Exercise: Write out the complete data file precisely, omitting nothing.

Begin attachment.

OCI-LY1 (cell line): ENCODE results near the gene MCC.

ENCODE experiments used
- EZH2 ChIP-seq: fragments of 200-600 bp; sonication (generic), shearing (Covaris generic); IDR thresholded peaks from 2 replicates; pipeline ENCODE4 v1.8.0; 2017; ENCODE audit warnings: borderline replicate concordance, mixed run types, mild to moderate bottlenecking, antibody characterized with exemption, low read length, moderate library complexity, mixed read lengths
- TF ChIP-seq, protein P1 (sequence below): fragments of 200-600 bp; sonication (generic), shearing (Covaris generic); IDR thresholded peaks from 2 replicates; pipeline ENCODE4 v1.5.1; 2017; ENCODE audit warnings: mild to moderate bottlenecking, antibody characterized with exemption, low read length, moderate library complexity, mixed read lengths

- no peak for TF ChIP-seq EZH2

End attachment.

OCI-LY1 (cell line): ENCODE results near the gene MCC.

ENCODE experiments used
- EZH2 ChIP-seq: fragments of 200-600 bp; sonication (generic), shearing (Covaris generic); IDR thresholded peaks from 2 replicates; pipeline ENCODE4 v1.8.0; 2017; ENCODE audit warnings: borderline replicate concordance, mixed run types, mild to moderate bottlenecking, antibody characterized with exemption, low read length, moderate library complexity, mixed read lengths
- TF ChIP-seq, protein P1 (sequence below): fragments of 200-600 bp; sonication (generic), shearing (Covaris generic); IDR thresholded peaks from 2 replicates; pipeline ENCODE4 v1.5.1; 2017; ENCODE audit warnings: mild to moderate bottlenecking, antibody characterized with exemption, low read length, moderate library complexity, mixed read lengths

- no peak for TF ChIP-seq EZH2